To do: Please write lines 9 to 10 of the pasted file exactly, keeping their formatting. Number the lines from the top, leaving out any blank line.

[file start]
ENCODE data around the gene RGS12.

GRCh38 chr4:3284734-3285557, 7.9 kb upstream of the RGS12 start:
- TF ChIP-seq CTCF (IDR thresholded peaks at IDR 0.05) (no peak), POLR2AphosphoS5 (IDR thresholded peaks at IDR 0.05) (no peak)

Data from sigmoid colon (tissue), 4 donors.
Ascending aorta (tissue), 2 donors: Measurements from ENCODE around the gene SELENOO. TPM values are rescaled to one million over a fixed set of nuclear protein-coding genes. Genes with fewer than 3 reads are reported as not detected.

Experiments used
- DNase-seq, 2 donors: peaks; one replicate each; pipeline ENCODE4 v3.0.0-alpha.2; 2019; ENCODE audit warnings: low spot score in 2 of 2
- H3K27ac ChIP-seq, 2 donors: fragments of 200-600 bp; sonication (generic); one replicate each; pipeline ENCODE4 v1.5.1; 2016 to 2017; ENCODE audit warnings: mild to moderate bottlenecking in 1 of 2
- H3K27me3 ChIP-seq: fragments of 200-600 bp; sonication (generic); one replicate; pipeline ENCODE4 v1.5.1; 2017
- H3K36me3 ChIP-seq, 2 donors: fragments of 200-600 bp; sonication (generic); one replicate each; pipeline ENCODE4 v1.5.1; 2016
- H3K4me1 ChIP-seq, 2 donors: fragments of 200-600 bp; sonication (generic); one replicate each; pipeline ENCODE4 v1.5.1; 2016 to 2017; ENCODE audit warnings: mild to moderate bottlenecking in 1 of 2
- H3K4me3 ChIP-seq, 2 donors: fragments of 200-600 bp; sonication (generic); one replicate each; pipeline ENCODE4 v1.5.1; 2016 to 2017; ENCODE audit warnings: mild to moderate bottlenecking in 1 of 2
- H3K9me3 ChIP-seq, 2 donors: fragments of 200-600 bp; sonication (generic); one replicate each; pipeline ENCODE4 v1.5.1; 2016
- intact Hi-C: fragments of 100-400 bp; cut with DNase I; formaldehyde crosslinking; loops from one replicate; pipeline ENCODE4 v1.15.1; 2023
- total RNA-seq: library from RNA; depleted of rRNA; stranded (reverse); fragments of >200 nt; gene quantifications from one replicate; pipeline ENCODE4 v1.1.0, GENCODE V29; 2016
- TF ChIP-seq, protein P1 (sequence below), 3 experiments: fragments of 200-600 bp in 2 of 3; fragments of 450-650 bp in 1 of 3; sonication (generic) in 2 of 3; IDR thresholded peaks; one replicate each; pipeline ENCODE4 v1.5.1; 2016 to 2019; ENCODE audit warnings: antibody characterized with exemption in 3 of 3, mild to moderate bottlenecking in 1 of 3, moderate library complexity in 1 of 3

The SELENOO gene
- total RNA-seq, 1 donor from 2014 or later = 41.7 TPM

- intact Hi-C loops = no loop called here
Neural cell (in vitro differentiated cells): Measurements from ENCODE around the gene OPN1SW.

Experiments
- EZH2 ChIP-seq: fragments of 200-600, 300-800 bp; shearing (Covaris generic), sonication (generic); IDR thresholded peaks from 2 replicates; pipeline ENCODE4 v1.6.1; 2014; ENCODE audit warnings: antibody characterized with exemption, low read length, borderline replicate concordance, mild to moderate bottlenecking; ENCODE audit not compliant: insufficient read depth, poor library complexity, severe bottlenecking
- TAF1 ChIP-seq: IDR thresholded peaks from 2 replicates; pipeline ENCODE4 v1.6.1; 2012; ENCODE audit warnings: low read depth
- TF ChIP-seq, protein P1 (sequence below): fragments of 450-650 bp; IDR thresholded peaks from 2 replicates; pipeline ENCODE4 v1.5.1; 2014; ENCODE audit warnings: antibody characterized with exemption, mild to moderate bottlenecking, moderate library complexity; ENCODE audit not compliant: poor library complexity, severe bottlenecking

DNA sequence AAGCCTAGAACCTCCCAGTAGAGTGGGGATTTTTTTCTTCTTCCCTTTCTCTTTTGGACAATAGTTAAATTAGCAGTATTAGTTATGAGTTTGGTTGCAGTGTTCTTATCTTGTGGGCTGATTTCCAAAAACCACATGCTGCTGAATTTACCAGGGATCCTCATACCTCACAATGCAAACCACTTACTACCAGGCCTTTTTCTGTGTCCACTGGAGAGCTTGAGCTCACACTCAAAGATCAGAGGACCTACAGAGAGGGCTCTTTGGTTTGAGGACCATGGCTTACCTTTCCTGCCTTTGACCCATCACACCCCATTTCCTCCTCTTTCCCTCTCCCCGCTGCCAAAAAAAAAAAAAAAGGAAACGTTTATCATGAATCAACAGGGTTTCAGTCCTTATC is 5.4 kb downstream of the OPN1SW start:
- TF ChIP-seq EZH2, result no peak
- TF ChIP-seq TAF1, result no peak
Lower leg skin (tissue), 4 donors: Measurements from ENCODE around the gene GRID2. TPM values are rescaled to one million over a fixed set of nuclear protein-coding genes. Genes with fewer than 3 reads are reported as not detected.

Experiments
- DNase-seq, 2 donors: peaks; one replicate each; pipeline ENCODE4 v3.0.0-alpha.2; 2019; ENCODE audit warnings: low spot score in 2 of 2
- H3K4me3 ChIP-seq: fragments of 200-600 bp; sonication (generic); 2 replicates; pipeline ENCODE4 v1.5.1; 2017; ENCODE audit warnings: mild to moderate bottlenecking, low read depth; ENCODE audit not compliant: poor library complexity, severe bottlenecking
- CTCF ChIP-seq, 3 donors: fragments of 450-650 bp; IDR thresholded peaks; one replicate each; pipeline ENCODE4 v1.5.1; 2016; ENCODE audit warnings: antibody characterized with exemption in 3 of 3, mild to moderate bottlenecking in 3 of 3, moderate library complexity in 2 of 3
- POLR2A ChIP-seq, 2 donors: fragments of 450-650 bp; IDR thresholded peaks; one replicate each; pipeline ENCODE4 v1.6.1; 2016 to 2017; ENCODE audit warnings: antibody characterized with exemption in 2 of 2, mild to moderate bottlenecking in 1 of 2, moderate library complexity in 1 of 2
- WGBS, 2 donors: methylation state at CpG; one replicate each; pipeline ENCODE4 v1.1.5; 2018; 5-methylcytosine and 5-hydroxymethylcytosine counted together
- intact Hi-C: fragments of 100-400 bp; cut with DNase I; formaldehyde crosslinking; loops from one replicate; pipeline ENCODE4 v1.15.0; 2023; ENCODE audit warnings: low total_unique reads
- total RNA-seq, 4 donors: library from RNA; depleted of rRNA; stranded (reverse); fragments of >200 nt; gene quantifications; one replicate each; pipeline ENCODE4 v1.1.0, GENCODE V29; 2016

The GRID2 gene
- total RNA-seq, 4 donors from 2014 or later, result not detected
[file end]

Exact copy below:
- H3K27me3 ChIP-seq: fragments of 200-600 bp; sonication (generic); one replicate; pipeline ENCODE4 v1.5.1; 2017
- H3K36me3 ChIP-seq, 2 donors: fragments of 200-600 bp; sonication (generic); one replicate each; pipeline ENCODE4 v1.5.1; 2016